Talk to the kids? Pop the bubble?

15 Dec

Today, it does feel strange to blog about something as trivial as preparing our kids for kindergarten…There is no way to discuss that, as NONE of us were prepared for the day some kindergarteners had yesterday in Connecticut.

The parents of the kids at Sandy Hook Elementary school had no way of preparing themselves or their kids for this. It is an incredible tragedy that has taken over all of our minds—especially parents and teachers.

My husband and I were faced with the same decision as many of you: to tell our children or not to tell our children of this unspeakable event? Do we keep them in their bubble only to have it burst when they hear an older child or a peer with an older sibling talk about it outside of our earshot? Do we hide the news from them? Do we tell them all the gory details or water it down? What do we do?!?!

I was instantly brought back to when I was teaching second grade that fateful September 2001. Keep in mind I was in Northern California—3 hours behind the East Coast. Parents knew.  Most adults were in shock, some were crying, and almost none had told their young children. They dropped them off with us, went home to watch the news and cry. We were left to “act normal” and stay away from news unless we could escape to the teachers’ room to watch the television someone had turned on. It was the hardest day of my career as a teacher. Most teachers would probably agree with that, or they would have until yesterday.

Back then, our principal’s instructions were to act as if life had not changed. We were all instructed to be present at recess and lunch, and to be vigilant about eavesdropping on kids’ conversations. We were to keep the classroom safe and happy. Of course, we were to address any issues we overheard.  No lesson plan, no contrived discussions. Our students were young and many parents did not want to cause them unnecessary stress and anxiety. We were to see what our students and parents needed from us.

Those were the days before I was a mother. It was so difficult to act normal. So hard to smile and ignore how this one day had and would change the rest of our lives. But for my class of second graders, it didn’t change their lives.  It was my job to see that it didn’t.  Part of me resented this. When could I grieve? When could I watch the news and cry my eyes out?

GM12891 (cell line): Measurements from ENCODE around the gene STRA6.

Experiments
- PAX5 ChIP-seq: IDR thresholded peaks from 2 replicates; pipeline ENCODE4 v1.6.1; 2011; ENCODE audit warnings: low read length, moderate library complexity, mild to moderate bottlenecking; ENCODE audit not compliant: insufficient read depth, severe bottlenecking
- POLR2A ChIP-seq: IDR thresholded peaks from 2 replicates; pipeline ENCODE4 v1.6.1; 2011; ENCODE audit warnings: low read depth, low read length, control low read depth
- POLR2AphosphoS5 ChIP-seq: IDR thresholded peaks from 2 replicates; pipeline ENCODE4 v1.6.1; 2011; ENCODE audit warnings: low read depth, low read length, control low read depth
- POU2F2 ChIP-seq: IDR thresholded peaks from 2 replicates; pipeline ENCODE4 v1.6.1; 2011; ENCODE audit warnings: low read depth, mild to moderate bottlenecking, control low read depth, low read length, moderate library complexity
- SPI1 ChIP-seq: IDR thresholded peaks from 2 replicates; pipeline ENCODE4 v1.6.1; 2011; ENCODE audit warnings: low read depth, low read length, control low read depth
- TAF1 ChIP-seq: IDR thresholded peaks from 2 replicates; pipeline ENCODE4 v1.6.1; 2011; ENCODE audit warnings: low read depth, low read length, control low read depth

BUT NOW, ten years later, I GET IT!

My husband and I discussed how we didn’t want to scare our kids. One of our daughters would surely not sleep for weeks if we told all details. But then we thought some more. What if she went to school and heard misinformation over which we had no control? What if that scared her more than the facts we did not tell her? What if she did not feel safe coming to us because we pretended it did not happen?

We decided to tell the basic facts to our two older daughters—ages 8 and 6 and 1/2. A man who was very sick in his mind went to a school and hurt a lot of people. It was awful and sad and scary. There are many people who are safe now because of the teachers and others who did so much to keep them safe. We assured them they are safe at their school and that things like this are so rare. It won’t happen to them, we said.  In saying that, we were assuring ourselves more than them. We told them if they have ANY questions to talk to us, or their teachers.

How did it go? My middle daughter asked if he got everyone else sick. They asked where he is now. We said he is dead and can no longer hurt anyone else. And with that, the girls went back to their art project.

I don’t know what will happen when they go back to school and are with other kids. My hope is that they are too young to discuss current events, or that enough time will have passed since Friday and it won’t be a hot topic. I am hoping their school is on the same wavelengths as my own former principal.

Most of all, I am hoping I can keep my girls in this news-free bubble for a little while longer. Actually, I am hoping I can keep them in this bubble of safety and happiness forever. If anyone has ideas how to make that work, please let me know.


Leave a Reply

Fill in your details below or click an icon to log in: Logo

You are commenting using your account. Log Out /  Change )

Google+ photo

You are commenting using your Google+ account. Log Out /  Change )

Twitter picture

You are commenting using your Twitter account. Log Out /  Change )

Facebook photo

You are commenting using your Facebook account. Log Out /  Change )

Connecting to %s

%d bloggers like this: